Texas Lawmakers To End High School Steroid Testing Program

The Texas state legislature will soon on whether random drug testing of high school athletes should find a place in the state budget. Recent reports suggest that the $3 million annual outlay that was approved by legislators eight years ago is all set to end.

The Texas legislature approved funding for the program in 2007 after reports across North Texas of anabolic steroid use among high school athletes, most notably in the Dallas-Fort Worth suburbs of Colleyville and Plano. Random testing began during the second semester of the 2007-08 school year with 0.26 percent testing positive. Following similar results, funding was cut a year later to $1 million and then to the current $650,000 in 2011-12.

The bill was recommended by the staff of the legislature’s Sunset Advisory Commission that is charged with elimination of unnecessary spending in state government. Results of the testing during its 5½ years cast doubt on whether it’s worth even the current annual expenditure of $650,000, said Commission director Ken Levine. According to the commission staff’s report, less than one-third of 1 percent of subjects testing positive (190 out of 62,892) at a cost of $9.3 million and funding has steadily declined from an annual $3 million to about $650,000 this year.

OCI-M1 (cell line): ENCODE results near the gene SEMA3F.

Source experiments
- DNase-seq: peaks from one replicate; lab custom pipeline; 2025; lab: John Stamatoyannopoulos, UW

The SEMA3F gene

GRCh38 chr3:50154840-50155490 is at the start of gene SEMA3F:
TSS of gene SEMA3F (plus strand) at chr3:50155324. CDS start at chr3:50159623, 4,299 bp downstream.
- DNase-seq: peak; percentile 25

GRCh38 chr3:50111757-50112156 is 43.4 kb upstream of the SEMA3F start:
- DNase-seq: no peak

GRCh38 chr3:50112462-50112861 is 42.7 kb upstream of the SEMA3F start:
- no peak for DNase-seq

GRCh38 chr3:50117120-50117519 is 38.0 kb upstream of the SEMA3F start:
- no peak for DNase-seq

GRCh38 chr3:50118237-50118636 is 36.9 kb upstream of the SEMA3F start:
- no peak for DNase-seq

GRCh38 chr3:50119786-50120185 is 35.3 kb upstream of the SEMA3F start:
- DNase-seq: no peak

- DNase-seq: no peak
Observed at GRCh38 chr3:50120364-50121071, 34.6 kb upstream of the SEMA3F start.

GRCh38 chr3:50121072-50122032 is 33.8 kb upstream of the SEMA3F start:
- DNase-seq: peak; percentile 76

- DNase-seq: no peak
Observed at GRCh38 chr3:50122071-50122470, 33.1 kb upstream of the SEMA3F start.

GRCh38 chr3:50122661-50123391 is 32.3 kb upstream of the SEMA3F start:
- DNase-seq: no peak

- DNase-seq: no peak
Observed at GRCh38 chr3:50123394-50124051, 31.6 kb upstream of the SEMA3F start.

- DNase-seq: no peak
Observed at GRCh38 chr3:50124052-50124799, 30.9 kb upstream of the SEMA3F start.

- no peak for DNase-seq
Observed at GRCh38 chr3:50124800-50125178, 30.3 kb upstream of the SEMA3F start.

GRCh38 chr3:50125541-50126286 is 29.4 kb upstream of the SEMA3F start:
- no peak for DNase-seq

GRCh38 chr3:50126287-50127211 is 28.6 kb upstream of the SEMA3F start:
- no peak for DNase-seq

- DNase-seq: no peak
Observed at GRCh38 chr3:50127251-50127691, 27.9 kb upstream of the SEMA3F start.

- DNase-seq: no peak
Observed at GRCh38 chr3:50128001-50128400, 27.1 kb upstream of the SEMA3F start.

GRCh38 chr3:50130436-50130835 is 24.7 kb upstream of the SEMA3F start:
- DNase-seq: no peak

School Year  Budget  Tests

% Schools

% Students

Pos

% Pos

Spring 2008 $3M 10,117

1.3

15

26

0.26

2008-09 $3M 35,077

4.5

46

125

0.36

2009-10 $1M 6,441

0.83

30

9

0.14

2010-11 $1M 4,595

0.59

21

8

0.17

2011-12 $650,000 3,311

0.42

15

11

0.33

2012-13 $650,000 3,351

0.41

14

11

0.34

TOTAL $9.3M 62,892

1.34*

23.5*

190

0.27*

Source: Sunset Advisory Committee staff report, August 2014
* – Avg

Ken Levine remarked recommendation of the commission staff is split between determining the problem is not as serious as previously thought and assuming that the test as administered cannot provide a reliable snapshot of the situation. Levine added it may not be a good investment of funds at this time and also remarked that we said in the report that the world of steroid use and other performance enhancing drugs has changed a lot since they originally implemented this.

New Jersey was the first state to administer statewide tests for performance enhancing drugs to high school athletes in 2005-06. Soon, Texas and Illinois joined. Florida tested in 2008-09 and brought an end to its program after only one academic year, finding one positive among approximately 600 tests.

Steroid testing proponents agree the Texas steroid testing program would not deliver many positives and cited inadequacies in procedure and scope of the program. Don Hooton, whose Taylor Hooton Foundation has been offering anti-steroid education to young athletes for 12 years, said it was never about measuring the amount of performance enhancing drug usage by the kids and added it was all about providing deterrents. Don Hooton added he believes Texas should reallocate the testing money for anti-steroid education and commented that we are dealing with a political climate that doesn’t believe this is a problem with the kids.

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